Berlins Playboy Rolf Eden vor einem Pressegespräch am Donnerstag (13.09.2012) im Hotel Radisson Blu in Berlin. Eden veröffentlicht am Samstag (15.09.2012) seine Autobiografie "Immer nur Glück gehabt". Foto: Florian Kleinschmidt dpa/lbn (zu dpa-Korr: "Deutschlands letzter Playboy: Rolf Eden legt Memoiren vor" vom 19.09.2012) +++(c) dpa - Bildfunk+++

He embodied the hedonistic post-war West Berlin: Rolf Eden was considered “Germany’s last playboy”. The Berlin original died on Thursday at the age of 92. This was announced by his family. The “image” had previously reported.

The Kurfürstendamm was his territory. In 1957, the bon vivant founded his first club, the “Eden Saloon” on Nestorstraße, corner of Ku’damm – he was just 27 years old. Over the years he collected discotheques and nightclubs as well as beautiful women by his side. The first German Playboy Club was also part of his empire. He sold his last restaurant, the “Big Eden”, in 2002.

By then, Eden had also amassed a sizeable real estate fortune. And he also liked to flaunt his wealth – appearing in a Rolls-Royce, preferably as a convertible with an open top – was considered good manners.

But the great glamor was preceded by an eventful and also threatened youth: He was born as Rolf Sigmund Sostheim on February 6, 1930 in Tempelhof, the eldest of two sons, he gave himself the name Eden at the age of 17. His parents were Jews, they left Germany in 1933, the year the Nazis seized power. All members of his family left early, which is why the family completely escaped the Holocaust.

The family emigrated to Tel Aviv. At the age of 18, Eden fought as a soldier in a special unit in the first Arab-Israeli war alongside Yitzchak Rabin, who later became Prime Minister.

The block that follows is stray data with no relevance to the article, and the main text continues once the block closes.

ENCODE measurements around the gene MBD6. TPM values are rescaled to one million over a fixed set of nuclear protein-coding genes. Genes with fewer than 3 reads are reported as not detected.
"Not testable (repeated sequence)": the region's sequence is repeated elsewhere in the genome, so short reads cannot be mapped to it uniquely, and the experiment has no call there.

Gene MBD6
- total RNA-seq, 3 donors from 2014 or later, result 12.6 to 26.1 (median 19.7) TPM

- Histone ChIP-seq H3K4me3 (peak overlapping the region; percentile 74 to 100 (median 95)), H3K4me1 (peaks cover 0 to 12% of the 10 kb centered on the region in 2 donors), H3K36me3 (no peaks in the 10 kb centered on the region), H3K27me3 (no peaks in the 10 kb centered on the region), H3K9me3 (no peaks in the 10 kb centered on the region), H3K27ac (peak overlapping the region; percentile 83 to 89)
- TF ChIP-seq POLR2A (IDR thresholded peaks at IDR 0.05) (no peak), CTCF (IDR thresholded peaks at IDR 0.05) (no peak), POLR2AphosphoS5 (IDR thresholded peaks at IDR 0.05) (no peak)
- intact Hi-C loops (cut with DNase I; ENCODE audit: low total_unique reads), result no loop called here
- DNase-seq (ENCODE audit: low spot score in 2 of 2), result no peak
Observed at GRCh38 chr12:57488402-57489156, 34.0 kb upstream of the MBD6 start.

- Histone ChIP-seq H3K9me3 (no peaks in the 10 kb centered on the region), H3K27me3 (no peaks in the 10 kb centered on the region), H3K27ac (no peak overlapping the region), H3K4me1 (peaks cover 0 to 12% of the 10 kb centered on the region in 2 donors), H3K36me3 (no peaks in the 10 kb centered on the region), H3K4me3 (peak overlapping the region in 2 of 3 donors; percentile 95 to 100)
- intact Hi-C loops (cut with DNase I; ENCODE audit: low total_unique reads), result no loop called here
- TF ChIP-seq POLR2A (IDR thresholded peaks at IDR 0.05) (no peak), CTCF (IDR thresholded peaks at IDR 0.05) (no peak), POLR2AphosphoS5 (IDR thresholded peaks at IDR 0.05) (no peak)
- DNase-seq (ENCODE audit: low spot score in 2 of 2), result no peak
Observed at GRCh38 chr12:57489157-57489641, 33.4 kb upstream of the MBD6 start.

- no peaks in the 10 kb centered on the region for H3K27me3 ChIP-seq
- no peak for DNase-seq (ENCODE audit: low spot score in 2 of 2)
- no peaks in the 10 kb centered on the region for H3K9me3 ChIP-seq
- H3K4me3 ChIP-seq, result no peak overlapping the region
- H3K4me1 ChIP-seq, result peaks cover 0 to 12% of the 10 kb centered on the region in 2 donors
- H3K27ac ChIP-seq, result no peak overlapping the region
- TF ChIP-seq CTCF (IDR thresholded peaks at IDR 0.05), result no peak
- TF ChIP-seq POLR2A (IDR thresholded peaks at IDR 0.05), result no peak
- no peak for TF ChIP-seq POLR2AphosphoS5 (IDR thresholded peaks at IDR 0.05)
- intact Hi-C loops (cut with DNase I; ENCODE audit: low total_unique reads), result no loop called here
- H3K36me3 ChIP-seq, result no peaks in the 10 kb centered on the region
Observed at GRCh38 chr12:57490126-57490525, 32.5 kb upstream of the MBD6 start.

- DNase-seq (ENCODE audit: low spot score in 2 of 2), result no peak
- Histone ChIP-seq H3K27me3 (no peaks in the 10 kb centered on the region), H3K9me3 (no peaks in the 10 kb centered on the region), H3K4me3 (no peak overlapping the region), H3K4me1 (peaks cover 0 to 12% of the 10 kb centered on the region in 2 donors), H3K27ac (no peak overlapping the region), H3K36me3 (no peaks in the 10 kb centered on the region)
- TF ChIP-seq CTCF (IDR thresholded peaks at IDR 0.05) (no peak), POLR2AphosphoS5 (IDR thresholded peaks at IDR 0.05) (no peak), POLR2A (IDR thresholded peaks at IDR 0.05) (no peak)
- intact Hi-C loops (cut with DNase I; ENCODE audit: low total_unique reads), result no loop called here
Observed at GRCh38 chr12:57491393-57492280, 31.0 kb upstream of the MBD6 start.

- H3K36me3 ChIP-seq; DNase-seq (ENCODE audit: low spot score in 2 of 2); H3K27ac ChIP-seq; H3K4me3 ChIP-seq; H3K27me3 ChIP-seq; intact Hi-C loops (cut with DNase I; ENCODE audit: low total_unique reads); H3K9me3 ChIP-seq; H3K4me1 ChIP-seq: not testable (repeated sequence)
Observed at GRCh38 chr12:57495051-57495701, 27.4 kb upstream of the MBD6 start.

Apparently, this youth fell away from him without a trace like the first short-lived marriage, when he moved to Paris, worked as a waiter there, played the piano and finally heard from Berlin that returnees can count on 6,000 marks, cash on hand. A good ten years after the end of the Second World War, Eden returned to Berlin.

The money became Eden’s seed capital, which he used to become a major nightclub owner. Eden branded the clubs and the clubs him. The “Eden Playboy Club” or the “Big Eden” became temples for the Berliners who craved entertainment and ease during the economic boom. Eden was considered the inventor of discotheques in West Germany, also ran nightclubs and turned the Ku’damm into an entertainment boulevard.

He influenced West Berlin nightlife with his clubs, he is said to have partied with the Rolling Stones and danced with Ella Fitzgerald. Anyone who went on a class trip to West Berlin in the 1980s had to go to the “Big Eden” on Kurfürstendamm.

Eden liked to show himself surrounded by beautiful dancers and young women who visited his bars. In the 1950s, the ladies gave him the title Playboy, and word of it then got around to the press, he once said. This is how the PR genius turned his passion into a business model: the more women’s stories there were, the better to stay in touch. He also acted in about 30 films.

Years ago, Eden put the number of his lovers at more than a thousand. For his monthly maintenance payments, he once named 30,000 euros for seven children by seven women.

Filmmaker Peter Dörfler documented the eventful life of Eden in his film “The Big Eden”. The film ran at the Berlinale. Eden said of himself that he was both a playboy and a businessman.